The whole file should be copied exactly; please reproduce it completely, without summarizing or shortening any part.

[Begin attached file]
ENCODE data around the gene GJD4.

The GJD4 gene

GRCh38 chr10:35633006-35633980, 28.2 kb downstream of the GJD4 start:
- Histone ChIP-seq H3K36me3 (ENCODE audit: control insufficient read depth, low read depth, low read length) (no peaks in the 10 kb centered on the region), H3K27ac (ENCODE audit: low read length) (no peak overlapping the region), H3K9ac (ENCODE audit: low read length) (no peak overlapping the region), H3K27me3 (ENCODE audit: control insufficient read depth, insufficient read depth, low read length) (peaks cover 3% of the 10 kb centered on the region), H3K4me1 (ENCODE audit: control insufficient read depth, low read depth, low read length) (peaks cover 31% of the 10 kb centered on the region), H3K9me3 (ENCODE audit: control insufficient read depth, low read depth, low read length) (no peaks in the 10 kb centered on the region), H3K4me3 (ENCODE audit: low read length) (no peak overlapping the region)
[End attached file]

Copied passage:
ENCODE data around the gene GJD4.

The GJD4 gene

GRCh38 chr10:35633006-35633980, 28.2 kb downstream of the GJD4 start:
- Histone ChIP-seq H3K36me3 (ENCODE audit: control insufficient read depth, low read depth, low read length) (no peaks in the 10 kb centered on the region), H3K27ac (ENCODE audit: low read length) (no peak overlapping the region), H3K9ac (ENCODE audit: low read length) (no peak overlapping the region), H3K27me3 (ENCODE audit: control insufficient read depth, insufficient read depth, low read length) (peaks cover 3% of the 10 kb centered on the region), H3K4me1 (ENCODE audit: control insufficient read depth, low read depth, low read length) (peaks cover 31% of the 10 kb centered on the region), H3K9me3 (ENCODE audit: control insufficient read depth, low read depth, low read length) (no peaks in the 10 kb centered on the region), H3K4me3 (ENCODE audit: low read length) (no peak overlapping the region)